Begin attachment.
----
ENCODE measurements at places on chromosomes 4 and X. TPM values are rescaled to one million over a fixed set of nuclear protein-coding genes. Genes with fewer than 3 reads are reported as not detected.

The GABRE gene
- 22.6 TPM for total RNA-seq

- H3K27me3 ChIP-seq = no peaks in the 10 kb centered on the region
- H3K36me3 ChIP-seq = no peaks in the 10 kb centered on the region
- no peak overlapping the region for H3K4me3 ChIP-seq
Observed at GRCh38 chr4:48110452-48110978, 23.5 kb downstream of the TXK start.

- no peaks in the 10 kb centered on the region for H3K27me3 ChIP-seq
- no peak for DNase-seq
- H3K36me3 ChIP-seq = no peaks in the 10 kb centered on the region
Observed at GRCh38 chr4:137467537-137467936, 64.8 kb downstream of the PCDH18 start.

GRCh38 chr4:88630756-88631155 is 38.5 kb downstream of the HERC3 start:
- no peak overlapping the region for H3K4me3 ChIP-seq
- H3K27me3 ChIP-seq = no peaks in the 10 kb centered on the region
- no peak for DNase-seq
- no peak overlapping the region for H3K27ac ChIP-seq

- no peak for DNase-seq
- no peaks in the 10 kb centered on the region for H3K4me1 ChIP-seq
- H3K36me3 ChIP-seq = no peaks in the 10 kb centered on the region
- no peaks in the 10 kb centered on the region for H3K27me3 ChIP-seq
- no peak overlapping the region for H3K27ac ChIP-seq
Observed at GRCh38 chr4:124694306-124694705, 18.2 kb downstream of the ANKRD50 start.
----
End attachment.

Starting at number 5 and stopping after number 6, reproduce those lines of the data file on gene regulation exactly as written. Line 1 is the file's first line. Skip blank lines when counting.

- H3K36me3 ChIP-seq = no peaks in the 10 kb centered on the region
- no peak overlapping the region for H3K4me3 ChIP-seq